EMERGENCY services are warning the Mid North Coast to prepare for another wet summer after confirming a third consecutive La Nina outlook for the months ahead.
The Bureau of Meteorology said recent cooling in the central tropical Pacific had led modelling to conclude cooler than average ocean temperatures will linger until at least the end of the year.
"The majority of models predict an easing of the La Nina in early 2023, suggesting a relatively short-lived event," the bureau said in Tuesday's update.
"Climate change continues to influence Australian and global climate. Australia's climate has warmed by around 1.47 degrees Celsius for the 19102020 period.
"There has also been a trend towards a greater proportion of rainfall from high intensity short duration rainfall events, especially across northern Australia."
La Nina means above average spring and summer rainfall for northern and eastern Australia.
NSW State Emergency Service Commissioner Carlene York said the agency was gearing up for another busy period. She urged NSW residents to make sure they were prepared as well, encouraging them to start taking measures immediately.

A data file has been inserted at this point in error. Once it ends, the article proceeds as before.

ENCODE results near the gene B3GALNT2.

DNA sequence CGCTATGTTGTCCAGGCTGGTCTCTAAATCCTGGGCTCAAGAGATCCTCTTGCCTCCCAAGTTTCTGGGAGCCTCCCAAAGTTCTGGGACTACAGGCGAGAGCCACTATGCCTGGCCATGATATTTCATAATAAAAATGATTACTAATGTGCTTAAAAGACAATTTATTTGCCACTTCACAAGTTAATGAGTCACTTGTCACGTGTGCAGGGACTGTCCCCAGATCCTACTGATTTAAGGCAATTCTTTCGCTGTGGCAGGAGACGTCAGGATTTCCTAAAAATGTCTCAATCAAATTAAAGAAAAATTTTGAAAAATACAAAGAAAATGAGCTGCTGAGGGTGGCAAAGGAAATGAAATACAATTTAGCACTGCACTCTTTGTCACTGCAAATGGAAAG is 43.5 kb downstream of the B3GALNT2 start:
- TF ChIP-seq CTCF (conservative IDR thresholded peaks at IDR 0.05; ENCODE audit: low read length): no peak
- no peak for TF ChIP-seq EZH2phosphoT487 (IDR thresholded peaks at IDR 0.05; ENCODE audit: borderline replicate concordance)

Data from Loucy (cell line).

The volunteer rescue group faced its busiest 12 months on record in the year to June 30, with a flood-related message sent out to the public on average every four minutes during the June and July flooding.
"Today's declaration means eastern Australia is heading into a third consecutive La Nina season, which presents unique risks and challenges," Commissioner York said. "There is already wet soil, high rivers and full dams right across our state, and with more rain on the horizon comes the very real possibility of flooding.
"We know that time is crucial in emergencies. If you receive an evacuation warning or order you need to already have a plan in place and be ready to act immediately."
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